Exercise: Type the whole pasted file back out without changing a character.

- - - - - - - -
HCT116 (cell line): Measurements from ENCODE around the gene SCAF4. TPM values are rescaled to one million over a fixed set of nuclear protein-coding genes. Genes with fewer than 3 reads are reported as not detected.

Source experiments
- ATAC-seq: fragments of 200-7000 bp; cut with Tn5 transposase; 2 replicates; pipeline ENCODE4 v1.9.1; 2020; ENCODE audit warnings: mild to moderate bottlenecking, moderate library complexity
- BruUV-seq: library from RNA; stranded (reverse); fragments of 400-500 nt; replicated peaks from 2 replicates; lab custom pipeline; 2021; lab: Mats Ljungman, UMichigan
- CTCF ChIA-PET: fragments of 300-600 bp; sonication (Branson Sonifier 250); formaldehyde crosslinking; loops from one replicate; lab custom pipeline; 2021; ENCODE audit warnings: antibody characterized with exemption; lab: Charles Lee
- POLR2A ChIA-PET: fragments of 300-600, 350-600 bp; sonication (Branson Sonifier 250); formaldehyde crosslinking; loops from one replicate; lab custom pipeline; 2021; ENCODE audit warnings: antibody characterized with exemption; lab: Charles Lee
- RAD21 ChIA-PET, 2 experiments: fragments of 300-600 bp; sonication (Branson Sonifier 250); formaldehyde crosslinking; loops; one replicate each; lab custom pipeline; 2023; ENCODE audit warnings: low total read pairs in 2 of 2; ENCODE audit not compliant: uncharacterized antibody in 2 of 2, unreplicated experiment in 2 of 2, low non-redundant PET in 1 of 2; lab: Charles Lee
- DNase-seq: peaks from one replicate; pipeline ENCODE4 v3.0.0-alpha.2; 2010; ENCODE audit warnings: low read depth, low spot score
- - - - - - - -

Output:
HCT116 (cell line): Measurements from ENCODE around the gene SCAF4. TPM values are rescaled to one million over a fixed set of nuclear protein-coding genes. Genes with fewer than 3 reads are reported as not detected.

Source experiments
- ATAC-seq: fragments of 200-7000 bp; cut with Tn5 transposase; 2 replicates; pipeline ENCODE4 v1.9.1; 2020; ENCODE audit warnings: mild to moderate bottlenecking, moderate library complexity
- BruUV-seq: library from RNA; stranded (reverse); fragments of 400-500 nt; replicated peaks from 2 replicates; lab custom pipeline; 2021; lab: Mats Ljungman, UMichigan
- CTCF ChIA-PET: fragments of 300-600 bp; sonication (Branson Sonifier 250); formaldehyde crosslinking; loops from one replicate; lab custom pipeline; 2021; ENCODE audit warnings: antibody characterized with exemption; lab: Charles Lee
- POLR2A ChIA-PET: fragments of 300-600, 350-600 bp; sonication (Branson Sonifier 250); formaldehyde crosslinking; loops from one replicate; lab custom pipeline; 2021; ENCODE audit warnings: antibody characterized with exemption; lab: Charles Lee
- RAD21 ChIA-PET, 2 experiments: fragments of 300-600 bp; sonication (Branson Sonifier 250); formaldehyde crosslinking; loops; one replicate each; lab custom pipeline; 2023; ENCODE audit warnings: low total read pairs in 2 of 2; ENCODE audit not compliant: uncharacterized antibody in 2 of 2, unreplicated experiment in 2 of 2, low non-redundant PET in 1 of 2; lab: Charles Lee
- DNase-seq: peaks from one replicate; pipeline ENCODE4 v3.0.0-alpha.2; 2010; ENCODE audit warnings: low read depth, low spot score